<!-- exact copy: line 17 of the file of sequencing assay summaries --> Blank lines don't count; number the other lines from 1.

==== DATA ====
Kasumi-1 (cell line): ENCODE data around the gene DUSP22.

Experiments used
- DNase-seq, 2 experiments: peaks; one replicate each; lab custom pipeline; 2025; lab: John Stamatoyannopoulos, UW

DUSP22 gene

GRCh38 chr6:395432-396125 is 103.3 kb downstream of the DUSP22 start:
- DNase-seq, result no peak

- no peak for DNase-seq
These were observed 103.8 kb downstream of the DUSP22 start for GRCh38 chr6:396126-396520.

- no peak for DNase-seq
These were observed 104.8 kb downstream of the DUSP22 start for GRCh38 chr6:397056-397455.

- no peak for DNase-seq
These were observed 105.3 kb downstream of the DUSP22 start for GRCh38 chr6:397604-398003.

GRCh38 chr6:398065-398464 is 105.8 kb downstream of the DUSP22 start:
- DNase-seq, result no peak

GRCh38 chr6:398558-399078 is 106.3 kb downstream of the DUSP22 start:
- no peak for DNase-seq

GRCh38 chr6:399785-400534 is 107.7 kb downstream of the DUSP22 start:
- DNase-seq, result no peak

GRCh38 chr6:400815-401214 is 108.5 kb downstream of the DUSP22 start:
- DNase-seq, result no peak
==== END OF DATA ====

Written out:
GRCh38 chr6:399785-400534 is 107.7 kb downstream of the DUSP22 start: